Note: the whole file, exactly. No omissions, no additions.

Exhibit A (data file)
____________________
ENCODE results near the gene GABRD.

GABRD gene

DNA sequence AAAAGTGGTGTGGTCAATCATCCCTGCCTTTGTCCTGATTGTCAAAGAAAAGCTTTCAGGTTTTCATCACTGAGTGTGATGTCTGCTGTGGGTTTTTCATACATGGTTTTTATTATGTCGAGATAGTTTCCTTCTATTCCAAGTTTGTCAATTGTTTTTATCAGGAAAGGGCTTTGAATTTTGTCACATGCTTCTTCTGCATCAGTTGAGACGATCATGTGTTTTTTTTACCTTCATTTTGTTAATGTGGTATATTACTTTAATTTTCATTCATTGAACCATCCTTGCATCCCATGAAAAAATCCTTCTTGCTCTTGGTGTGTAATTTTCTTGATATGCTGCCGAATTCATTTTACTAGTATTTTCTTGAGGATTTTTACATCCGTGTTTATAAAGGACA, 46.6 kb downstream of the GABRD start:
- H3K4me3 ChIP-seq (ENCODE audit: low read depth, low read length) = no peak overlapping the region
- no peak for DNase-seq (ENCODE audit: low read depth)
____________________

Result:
ENCODE results near the gene GABRD.

GABRD gene

DNA sequence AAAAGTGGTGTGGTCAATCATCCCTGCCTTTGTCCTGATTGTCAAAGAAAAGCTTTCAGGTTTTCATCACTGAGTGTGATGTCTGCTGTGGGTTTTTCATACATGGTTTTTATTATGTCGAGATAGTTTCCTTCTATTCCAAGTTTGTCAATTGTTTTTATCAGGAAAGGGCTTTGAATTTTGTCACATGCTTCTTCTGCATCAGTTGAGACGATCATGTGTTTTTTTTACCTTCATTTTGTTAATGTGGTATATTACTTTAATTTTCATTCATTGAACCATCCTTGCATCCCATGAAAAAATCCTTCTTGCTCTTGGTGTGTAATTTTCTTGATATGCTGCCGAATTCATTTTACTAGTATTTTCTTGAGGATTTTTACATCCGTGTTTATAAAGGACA, 46.6 kb downstream of the GABRD start:
- H3K4me3 ChIP-seq (ENCODE audit: low read depth, low read length) = no peak overlapping the region
- no peak for DNase-seq (ENCODE audit: low read depth)